This full-page ad for the Fire Patrol pedal Jeep from Hamilton encourages retailers to "Hook your sales to a red-hot seller!" Dimensions of the body are given as approximately 20x41" (51x104cm) with a weight of 40 pounds (18kg).
Like most of the other brands, Hamilton did not advertise their fire truck as a Jeep, possibly trying to avoid issues with licensing the name.
Surprisingly, the Hamilton Fire Patrol is the only pedal fire Jeep that came with both a ladder and a hose designed to connect to a garden hose, offering more fun than the pair of little ladders found on most of the other Jeeps.
The description of the toy's features in the ad above includes "easy-to-reach siren mounted on hood," but this Hamilton belonging to Len Dunn mounts the siren in an much-easier-to-reach spot on the side, and puts a Hamilton logo ornament on the hood.
Another Hamilton photographed by Jacy Marquette at the 2012 Great Willys Picnic has a bell instead of the siren, and revised graphics on the side including pump gauges.
This later example has yet another graphic on the side, and has chain drive replacing the original oscillating pedal drive.
The Hamilton Fire Patrol Jeep was probably the inspiration for this famous ad for Texaco "Fire Chief" gasoline.
The Steger Jeeps, manufactured in Chicago, are unique for their wood sides and back attached to a steel front end. Their fire version had grab handles and ladders on both sides, and an overall length of 42 inches (107 cm).
Steger also used the "Fire Patrol" name, stencilled on the back. An earlier example (170K JPEG) has different lettering, and lacks the dashboard graphics.
This 1949 slide shows a Jeep that looks brand new except for the missing bell. Do you think this young lad's parents removed it? Photo courtesy ElectroSpark on Flickr.
The unique feature of the Jeep fire truck from Sherwood Toys of Walden NY is the rear step, useful for a rear-facing passenger. This early example has a
"Fire Truck" decal (70K JPEG) on the side, and does not appear to have had a windshield.
By 1952 a distinctive V-shaped windshield had been added to the fire truck. Not very Jeep-like, but again the toy company may have thought it would reduce the chances of Willys Motors demanding a licensing fee.
For 1953, Sherwood adopted the name "Big Boy Hook & Ladder" and for some reason changed the windshield on this and their tow truck to a more fragile design. These windshields differentiated the Sherwood Jeeps from similar Hamilton models.
Despite the motto "Nothing Like 'em On the Market" seen in this ad, Sherwood's Army and Air Force Jeeps appear to be virtually identical to the Hamilton versions. The machine gun and radio aerial are the only apparent differences.
The Garton "Hook and Ladder" truck doesn't look anything like a Jeep, with the exception of the front grille and windshield, but it's the same vehicle that came in Air Force and Army Jeep versions.
The Structo is not quite a pedal car, at only 25-1/2" (62cm) long and with no pedals!
It's one of the Toddler Riding Toy Jeeps, but the nice Fire Dept. version probably deserves to be included here. Of note is the original siren on the hood, which is usually missing. One mystery is why Structo didn't make it look like a siren instead of a loaf of bread! Thanks to Tom Traylor for the photo.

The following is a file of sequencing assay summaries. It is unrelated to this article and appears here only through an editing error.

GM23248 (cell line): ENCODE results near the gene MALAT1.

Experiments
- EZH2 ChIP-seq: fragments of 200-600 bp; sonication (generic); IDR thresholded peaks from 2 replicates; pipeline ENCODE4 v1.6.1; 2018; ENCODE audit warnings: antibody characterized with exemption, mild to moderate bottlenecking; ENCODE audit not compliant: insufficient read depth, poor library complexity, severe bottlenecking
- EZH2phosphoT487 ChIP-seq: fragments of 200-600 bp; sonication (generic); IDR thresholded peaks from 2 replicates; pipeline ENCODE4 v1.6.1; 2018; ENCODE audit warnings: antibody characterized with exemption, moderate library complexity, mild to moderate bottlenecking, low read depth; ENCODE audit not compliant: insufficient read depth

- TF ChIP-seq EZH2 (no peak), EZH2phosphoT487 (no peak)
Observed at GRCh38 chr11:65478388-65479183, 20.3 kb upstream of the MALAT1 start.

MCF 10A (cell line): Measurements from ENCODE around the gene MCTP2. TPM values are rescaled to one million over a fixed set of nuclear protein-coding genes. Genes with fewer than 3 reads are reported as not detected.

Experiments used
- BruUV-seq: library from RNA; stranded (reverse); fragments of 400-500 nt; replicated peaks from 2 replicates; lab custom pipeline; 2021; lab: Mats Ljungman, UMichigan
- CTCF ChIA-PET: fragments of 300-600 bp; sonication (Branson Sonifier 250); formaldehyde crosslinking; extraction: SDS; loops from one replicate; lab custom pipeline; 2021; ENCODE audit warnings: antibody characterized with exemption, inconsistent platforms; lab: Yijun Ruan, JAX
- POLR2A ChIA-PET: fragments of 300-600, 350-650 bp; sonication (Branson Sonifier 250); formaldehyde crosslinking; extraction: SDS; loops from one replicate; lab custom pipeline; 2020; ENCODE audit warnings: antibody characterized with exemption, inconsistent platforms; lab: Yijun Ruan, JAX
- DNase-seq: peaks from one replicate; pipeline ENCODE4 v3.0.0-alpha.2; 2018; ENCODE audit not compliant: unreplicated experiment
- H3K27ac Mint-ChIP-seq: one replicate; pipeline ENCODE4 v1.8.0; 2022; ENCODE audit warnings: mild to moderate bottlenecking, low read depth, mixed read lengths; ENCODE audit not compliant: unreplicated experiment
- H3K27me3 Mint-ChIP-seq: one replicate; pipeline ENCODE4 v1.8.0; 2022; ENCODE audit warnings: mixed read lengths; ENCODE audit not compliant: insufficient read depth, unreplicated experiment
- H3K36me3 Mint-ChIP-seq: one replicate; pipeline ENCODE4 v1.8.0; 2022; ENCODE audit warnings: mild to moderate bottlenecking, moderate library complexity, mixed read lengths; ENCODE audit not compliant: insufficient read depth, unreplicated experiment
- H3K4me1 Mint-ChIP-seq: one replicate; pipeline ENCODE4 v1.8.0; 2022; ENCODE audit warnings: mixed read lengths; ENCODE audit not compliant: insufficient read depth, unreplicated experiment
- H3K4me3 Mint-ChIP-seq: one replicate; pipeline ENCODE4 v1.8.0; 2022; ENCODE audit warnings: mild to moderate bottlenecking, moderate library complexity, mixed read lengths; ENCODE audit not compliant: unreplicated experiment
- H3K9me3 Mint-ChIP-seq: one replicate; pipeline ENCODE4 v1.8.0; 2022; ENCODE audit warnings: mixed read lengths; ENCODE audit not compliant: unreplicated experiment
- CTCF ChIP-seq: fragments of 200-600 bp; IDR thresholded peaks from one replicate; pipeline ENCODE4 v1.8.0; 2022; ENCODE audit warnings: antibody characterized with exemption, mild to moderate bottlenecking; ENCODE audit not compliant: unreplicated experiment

This photo, apparently from the 1950s, shows a carousel of Jeep fire engines based on the Junior-Pro pedal-drive Jeep. It's not clear whether the ladders and bells were added to the red Junior-Pros just for this ride, or whether the company may have actually built some as fire engines. See also another photo (50K JPEG).
The pedal Jeep built by Banderainte in São Paulo, Brazil came in a pretty basic fire truck configuration.
This archival photo courtesy of Gilene Alves de Oliveira shows a Banderainte with a pair of ladders that appear to be for decorative purposes only.
As of 2021, reproductions of the Banderainte pedal Jeep produced by Garagem Pedal Car in Brazil include a Bombeiros version (70K JPEG).
This unidentified toy has a longer hood than most, and a grille stamped outward instead of inward. See also a bottom view (20K JPEG) showing the pedal drive.
Jérôme Stevens in France sent a picture of another pedal fire Jeep (60K JPEG) of unknown manufacture. It has a rubber hose reel in the back, and the body has four sockets that appear to be designed for an overhead ladder rack, which would probably make it the most realistic of the pedal-car Fire Jeeps.
This brand-new pedal car, possibly made in China, was being sold on eBay.uk in early 2009. Chris Kistell sent some photos, saying "It is surpringly good quality for the price. Unfortunately it came in a plain cardboard box and has no manufacturers stamp. The assembly instruction sheet gives no clue as to where it originates from either. There was an advertising flyer (100K JPEG) included in the box."
See the photos: left side, front, rear (100K JPEGs).
This all-wood flatfender is another recent product, built until about 2004 by Vilac, a French company which makes a wide range of wooden toys. Jerome Stevens found it selling for about 400 Euros in late 2003. The fire Jeep version is complete with shovel.
Well, it's not pedal-powered, but it's the most deluxe toy fire Jeep I've run across so I thought we should pass along this photo from a 2006 parade in Calarcá, Colombia. See more photos from the Yipao Festival in Calarcá on CJ3B.info.
In 2003, Fisher-Price was offering a Power Wheels Fire Rescue Jeep -- a version of their popular battery-powered riding toy including light, siren, shovel and water pump.
Thanks to all the contributors. -- Derek Redmond
See more Fire Service Jeep Toys or more Pedal-Drive Jeeps.
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